instead of e.g. fixing it (because we have no interested parties to
track it).

Another question to solve is how we disseminate state of those jobs.
Do we create a separate mailing list for that? Obviously we should not
reuse -dev one, and it's overkill to create one mailing list per
interest group.

/Ihar
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Re: [openstack-dev] [all] periodic jobs for master

2014-10-24 Thread Thierry Carrez
Ihar Hrachyshka wrote:
 Another question to solve is how we disseminate state of those jobs.
 Do we create a separate mailing list for that? Obviously we should not
 reuse -dev one, and it's overkill to create one mailing list per
 interest group.

Should we explore other avenues than email for this ? If we plan to do
opt-in anyway, would some status website/RSS not work better ?

The ideal system imho would be a status website where we could see
failures and close them as handled so that everyone knows that a past
FAIL result has already been fixed. That could help avoid duplication of
painful debugging work.

-- 
Thierry Carrez (ttx)

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Re: [openstack-dev] [all] periodic jobs for master

2014-10-24 Thread Andrea Frittoli
I also believe we can find ways to make post-merge / periodic checks useful.
We need to do that to keep the gate to a sane scale.

On 24 October 2014 17:33, Thierry Carrez thie...@openstack.org wrote:
 Ihar Hrachyshka wrote:
 Another question to solve is how we disseminate state of those jobs.
 Do we create a separate mailing list for that? Obviously we should not
 reuse -dev one, and it's overkill to create one mailing list per
 interest group.

 Should we explore other avenues than email for this ? If we plan to do
 opt-in anyway, would some status website/RSS not work better ?

+1


 The ideal system imho would be a status website where we could see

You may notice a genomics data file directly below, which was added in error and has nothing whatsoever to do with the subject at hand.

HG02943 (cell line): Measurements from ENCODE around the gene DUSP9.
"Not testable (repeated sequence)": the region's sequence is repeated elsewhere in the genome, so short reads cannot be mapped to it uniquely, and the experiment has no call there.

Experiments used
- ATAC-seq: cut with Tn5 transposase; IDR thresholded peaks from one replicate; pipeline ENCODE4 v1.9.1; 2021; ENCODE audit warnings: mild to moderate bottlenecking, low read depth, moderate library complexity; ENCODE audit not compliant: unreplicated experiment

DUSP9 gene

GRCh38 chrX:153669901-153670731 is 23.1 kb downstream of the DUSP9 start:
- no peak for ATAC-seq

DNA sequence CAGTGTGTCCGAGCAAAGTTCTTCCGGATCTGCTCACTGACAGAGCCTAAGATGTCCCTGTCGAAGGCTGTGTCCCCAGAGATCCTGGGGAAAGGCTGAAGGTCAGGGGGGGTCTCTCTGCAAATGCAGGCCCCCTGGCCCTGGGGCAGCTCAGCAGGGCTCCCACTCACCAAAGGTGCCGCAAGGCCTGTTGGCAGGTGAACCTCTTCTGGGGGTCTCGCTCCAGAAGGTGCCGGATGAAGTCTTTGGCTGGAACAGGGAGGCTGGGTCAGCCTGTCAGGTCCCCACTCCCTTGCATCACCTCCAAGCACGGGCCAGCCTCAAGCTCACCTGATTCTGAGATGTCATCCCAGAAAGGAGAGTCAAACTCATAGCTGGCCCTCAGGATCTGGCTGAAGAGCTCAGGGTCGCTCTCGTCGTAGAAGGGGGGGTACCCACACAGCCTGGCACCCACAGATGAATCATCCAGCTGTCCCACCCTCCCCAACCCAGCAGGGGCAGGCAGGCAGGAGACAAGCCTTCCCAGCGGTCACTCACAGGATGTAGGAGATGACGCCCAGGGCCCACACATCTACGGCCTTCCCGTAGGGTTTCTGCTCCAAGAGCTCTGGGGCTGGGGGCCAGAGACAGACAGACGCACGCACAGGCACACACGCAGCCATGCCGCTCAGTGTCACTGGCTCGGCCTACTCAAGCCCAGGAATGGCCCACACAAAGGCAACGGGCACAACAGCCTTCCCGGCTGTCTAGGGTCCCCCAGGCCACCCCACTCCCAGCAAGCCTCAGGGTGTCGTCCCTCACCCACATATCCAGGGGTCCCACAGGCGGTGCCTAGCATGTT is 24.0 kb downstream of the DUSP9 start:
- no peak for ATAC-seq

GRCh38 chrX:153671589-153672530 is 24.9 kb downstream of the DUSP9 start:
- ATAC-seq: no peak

failures and close them as handled so that everyone knows that a past
 FAIL result has already been fixed. That could help avoid duplication of
 painful debugging work.

+1

Publicizing the test results better, and to the interested audience
will help a lot.
Same as keep a track record of fixed issues and solutions.

Tracking result history at test level (using subunit2sql), build and
analyze trends would be a great tool to identify and troubleshoot
failures.

Also be beneficial IMO would be extracting whatever information can be
gather automatically from the test results.
Rather than saying job X failed we could have tools that allow us to
tell test X started failing in a specific time range, and this is the
list of sha1s that have been merged around that time.

We will also discuss about this topic at Paris in the QA track.

Andrea Frittoli (andreaf)

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Re: [openstack-dev] [all] periodic jobs for master

2014-10-24 Thread James E. Blair
Andrea Frittoli andrea.fritt...@gmail.com writes:

 I also believe we can find ways to make post-merge / periodic checks useful.
 We need to do that to keep the gate to a sane scale.

Yes, we have a plan to do that that we outlined at the infra/QA meetup
this summer and described to this list in this email:

http://lists.openstack.org/pipermail/openstack-dev/2014-July/041057.html

Particularly this part, but please read the whole message if you have
not already, or have forgotten it:

  * For all non gold standard configurations, we'll dedicate a part of
our infrastructure to running them in a continuous background loop,
as well as making these configs available as experimental jobs. The
idea here is that we'll actually be able to provide more
configurations that are operating in a more traditional CI (post
merge) context. People that are interested in keeping these bits
functional can monitor those jobs and help with fixes when needed.
The experimental jobs mean that if developers are concerned about
the effect of a particular change on one of these configs, it's easy
to request a pre-merge test run.  In the near term we might imagine
this would allow for things like ceph, mongodb, docker, and possibly
very new libvirt to be validated in some way upstream.

  * Provide some kind of easy to view dashboards of these jobs, as well
as a policy that if some job is failing for  some period of time,
it's removed from the system. We want to provide whatever feedback
we can to engaged parties, but people do need to realize that
engagement is key. The biggest part of putting tests into OpenStack
isn't landing the tests, but dealing with their failures.

I'm glad to see people interested in this.  If you're ready to
contribute to it, please stop by #openstack-infra or join our next team
meeting[1] to discuss how you can help.

-Jim

[1] https://wiki.openstack.org/wiki/Meetings/InfraTeamMeeting

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Re: [openstack-dev] [all] periodic jobs for master

2014-10-22 Thread Thierry Carrez
Ihar Hrachyshka wrote:
 [...]
 For stable branches, we have so called periodic jobs that are